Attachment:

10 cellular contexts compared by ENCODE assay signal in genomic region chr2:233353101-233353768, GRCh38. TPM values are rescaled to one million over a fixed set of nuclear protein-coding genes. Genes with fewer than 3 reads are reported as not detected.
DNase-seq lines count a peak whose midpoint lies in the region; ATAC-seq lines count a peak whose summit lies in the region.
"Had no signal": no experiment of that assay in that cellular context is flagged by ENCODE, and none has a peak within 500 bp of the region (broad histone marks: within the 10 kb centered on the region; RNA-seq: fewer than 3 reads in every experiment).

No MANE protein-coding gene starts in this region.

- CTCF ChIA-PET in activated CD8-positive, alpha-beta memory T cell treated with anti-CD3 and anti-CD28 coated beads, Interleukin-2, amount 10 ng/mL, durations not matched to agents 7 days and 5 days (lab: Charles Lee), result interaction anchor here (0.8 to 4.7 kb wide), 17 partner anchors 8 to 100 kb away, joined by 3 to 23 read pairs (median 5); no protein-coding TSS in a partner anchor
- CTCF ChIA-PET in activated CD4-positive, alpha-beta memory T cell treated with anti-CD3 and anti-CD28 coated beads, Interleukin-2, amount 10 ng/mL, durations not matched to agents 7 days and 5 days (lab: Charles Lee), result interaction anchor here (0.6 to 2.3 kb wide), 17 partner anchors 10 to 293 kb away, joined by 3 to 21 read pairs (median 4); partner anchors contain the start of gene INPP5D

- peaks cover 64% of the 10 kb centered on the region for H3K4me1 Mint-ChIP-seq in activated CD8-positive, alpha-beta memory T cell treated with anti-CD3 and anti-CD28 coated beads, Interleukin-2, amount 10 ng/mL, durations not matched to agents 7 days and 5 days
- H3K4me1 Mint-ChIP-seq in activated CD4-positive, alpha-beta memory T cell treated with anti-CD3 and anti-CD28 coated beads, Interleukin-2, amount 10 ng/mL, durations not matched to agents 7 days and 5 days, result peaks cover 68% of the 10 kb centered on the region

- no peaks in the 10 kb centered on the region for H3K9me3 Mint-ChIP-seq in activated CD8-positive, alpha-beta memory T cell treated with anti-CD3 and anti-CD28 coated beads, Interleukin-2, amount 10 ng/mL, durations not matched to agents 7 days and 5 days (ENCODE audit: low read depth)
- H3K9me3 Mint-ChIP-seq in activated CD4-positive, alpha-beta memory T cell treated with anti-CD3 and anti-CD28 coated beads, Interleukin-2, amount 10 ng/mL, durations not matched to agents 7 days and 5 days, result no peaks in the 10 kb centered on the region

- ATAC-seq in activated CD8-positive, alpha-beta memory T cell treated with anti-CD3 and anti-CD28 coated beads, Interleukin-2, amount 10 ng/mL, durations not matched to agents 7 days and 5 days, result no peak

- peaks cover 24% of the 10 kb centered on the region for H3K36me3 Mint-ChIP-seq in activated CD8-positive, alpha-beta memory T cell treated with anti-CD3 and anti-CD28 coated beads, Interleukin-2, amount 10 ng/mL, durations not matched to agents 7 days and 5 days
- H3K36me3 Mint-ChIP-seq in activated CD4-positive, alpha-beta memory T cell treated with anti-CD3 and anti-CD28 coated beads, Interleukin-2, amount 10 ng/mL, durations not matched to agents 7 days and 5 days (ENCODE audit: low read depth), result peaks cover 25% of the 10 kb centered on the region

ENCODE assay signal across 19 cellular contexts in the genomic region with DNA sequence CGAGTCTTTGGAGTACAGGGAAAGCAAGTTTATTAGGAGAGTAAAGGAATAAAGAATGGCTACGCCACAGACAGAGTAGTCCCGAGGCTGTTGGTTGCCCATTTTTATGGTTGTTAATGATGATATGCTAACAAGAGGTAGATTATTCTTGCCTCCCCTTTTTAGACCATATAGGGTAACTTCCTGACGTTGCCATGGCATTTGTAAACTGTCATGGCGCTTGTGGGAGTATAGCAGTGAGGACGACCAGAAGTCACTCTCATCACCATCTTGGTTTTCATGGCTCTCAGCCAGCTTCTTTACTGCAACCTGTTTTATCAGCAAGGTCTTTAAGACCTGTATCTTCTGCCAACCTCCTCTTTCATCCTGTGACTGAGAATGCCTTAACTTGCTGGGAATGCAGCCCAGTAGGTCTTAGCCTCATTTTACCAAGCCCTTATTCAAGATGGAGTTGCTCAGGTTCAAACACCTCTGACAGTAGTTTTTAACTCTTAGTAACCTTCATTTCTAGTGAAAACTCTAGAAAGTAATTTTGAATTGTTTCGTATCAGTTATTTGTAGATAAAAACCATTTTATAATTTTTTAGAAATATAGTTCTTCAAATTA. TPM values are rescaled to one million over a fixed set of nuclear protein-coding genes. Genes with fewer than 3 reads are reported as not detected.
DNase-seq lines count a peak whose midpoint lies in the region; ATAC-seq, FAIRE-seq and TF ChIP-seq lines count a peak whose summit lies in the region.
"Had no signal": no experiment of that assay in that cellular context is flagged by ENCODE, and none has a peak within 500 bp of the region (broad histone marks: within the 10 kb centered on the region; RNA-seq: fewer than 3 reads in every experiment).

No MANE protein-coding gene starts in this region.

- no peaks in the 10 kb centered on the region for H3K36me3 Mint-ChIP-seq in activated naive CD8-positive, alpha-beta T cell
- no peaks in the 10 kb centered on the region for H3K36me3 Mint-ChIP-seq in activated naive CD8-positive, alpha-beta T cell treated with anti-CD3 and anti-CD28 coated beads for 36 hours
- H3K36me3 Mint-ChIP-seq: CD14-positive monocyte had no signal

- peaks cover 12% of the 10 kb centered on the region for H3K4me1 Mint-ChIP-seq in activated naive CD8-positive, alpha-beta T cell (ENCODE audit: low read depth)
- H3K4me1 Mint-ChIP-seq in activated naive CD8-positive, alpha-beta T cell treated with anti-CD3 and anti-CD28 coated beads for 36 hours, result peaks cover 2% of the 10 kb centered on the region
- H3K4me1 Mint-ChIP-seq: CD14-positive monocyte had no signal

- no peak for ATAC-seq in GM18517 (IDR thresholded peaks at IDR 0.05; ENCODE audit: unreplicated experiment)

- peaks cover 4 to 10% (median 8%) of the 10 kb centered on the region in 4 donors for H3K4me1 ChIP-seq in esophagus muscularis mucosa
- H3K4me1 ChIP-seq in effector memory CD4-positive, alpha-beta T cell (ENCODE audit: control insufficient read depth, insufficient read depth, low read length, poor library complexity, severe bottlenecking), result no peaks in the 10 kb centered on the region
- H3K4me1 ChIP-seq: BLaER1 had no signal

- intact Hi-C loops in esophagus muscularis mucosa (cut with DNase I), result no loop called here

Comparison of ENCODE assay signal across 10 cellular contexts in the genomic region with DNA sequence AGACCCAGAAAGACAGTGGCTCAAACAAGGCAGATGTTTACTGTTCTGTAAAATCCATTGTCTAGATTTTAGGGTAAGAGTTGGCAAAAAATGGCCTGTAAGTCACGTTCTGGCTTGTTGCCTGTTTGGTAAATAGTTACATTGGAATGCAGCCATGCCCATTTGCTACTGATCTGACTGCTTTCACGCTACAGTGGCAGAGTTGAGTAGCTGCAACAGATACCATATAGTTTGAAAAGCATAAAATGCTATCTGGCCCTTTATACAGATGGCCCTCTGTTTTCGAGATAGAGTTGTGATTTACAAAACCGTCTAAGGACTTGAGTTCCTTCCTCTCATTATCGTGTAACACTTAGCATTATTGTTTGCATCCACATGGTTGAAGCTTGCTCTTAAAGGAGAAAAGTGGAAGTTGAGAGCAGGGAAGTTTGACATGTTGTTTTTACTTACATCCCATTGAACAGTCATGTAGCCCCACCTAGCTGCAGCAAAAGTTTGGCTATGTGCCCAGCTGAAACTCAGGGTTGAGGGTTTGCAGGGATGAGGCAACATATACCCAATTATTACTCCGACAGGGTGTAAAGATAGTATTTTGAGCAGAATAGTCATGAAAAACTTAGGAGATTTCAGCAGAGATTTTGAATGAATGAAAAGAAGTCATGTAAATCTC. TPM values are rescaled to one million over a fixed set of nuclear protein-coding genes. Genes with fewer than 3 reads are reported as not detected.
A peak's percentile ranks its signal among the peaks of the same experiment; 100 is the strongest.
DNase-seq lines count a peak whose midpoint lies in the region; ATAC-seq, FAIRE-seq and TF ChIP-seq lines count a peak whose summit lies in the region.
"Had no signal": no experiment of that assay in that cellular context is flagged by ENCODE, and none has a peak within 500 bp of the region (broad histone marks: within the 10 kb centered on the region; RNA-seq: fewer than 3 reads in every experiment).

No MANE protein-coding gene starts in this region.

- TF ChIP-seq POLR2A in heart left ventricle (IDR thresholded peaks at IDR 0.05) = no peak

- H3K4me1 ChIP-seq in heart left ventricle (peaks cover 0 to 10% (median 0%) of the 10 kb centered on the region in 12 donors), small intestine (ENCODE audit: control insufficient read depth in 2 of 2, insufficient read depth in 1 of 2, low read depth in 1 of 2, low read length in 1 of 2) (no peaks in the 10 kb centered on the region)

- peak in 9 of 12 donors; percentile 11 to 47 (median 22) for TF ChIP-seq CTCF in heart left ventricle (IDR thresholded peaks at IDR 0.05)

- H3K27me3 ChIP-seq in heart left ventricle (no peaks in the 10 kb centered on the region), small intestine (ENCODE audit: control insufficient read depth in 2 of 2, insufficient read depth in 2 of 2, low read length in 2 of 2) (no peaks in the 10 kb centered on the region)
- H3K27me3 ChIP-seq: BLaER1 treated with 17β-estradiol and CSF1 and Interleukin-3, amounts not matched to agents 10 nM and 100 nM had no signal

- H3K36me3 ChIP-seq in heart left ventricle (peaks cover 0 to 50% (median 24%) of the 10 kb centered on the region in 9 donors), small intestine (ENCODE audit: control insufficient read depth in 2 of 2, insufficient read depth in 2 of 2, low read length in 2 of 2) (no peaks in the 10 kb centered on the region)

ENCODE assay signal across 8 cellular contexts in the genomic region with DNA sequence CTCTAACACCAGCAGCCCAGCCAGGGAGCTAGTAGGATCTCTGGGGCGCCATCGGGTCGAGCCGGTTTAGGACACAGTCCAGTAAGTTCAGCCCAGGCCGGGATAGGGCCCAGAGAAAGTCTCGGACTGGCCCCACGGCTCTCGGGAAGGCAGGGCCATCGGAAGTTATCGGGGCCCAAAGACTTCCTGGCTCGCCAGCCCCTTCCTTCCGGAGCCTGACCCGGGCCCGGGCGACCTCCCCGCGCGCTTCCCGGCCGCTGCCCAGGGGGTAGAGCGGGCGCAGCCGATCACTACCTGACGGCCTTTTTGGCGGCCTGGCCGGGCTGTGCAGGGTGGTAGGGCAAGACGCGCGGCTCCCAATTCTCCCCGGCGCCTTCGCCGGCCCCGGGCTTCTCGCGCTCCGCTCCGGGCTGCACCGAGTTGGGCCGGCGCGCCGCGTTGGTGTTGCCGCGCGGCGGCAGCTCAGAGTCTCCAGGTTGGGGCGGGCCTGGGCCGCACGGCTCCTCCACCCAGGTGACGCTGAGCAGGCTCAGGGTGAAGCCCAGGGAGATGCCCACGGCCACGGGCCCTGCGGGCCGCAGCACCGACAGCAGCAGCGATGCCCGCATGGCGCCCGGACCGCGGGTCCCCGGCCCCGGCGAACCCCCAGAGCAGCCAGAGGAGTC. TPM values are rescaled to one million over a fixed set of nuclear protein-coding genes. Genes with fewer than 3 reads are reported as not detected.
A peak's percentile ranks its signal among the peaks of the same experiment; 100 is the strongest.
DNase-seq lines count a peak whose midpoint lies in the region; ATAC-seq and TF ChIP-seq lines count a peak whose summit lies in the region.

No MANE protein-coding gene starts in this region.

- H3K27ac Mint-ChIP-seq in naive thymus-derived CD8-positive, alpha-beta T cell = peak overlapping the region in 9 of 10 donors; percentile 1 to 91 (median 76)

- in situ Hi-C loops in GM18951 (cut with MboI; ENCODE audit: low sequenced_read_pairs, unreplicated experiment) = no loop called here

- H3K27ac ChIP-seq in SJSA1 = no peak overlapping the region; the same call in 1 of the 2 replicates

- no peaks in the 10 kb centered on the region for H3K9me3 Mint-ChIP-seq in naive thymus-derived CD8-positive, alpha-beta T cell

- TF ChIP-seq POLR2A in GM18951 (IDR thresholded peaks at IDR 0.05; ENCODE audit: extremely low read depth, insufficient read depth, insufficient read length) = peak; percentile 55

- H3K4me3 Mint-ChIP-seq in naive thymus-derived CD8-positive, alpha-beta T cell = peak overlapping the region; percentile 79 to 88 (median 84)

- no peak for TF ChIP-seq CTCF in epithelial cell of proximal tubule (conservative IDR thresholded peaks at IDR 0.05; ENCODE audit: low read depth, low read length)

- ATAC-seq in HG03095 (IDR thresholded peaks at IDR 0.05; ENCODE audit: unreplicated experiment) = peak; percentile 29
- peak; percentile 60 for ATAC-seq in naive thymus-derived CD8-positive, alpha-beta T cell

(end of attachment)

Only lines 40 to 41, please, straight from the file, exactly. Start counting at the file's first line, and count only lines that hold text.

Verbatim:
ENCODE assay signal across 8 cellular contexts in the genomic region with DNA sequence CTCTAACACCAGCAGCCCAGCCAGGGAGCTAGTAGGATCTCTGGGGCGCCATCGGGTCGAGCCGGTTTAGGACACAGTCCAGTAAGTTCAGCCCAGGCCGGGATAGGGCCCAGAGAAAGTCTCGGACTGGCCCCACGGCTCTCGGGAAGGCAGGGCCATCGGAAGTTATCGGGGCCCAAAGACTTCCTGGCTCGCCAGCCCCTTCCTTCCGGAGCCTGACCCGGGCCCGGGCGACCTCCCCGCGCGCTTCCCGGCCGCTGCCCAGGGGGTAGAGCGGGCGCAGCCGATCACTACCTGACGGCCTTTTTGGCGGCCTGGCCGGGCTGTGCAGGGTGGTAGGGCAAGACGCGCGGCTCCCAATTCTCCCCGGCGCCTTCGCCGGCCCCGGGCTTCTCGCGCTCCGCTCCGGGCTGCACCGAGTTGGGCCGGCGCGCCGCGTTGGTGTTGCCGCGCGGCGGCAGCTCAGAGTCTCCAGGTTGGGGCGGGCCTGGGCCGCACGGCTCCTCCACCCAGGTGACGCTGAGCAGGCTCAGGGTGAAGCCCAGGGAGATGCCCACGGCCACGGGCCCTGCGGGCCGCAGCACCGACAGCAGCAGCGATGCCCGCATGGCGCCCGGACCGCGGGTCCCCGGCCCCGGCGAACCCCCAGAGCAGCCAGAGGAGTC. TPM values are rescaled to one million over a fixed set of nuclear protein-coding genes. Genes with fewer than 3 reads are reported as not detected.
A peak's percentile ranks its signal among the peaks of the same experiment; 100 is the strongest.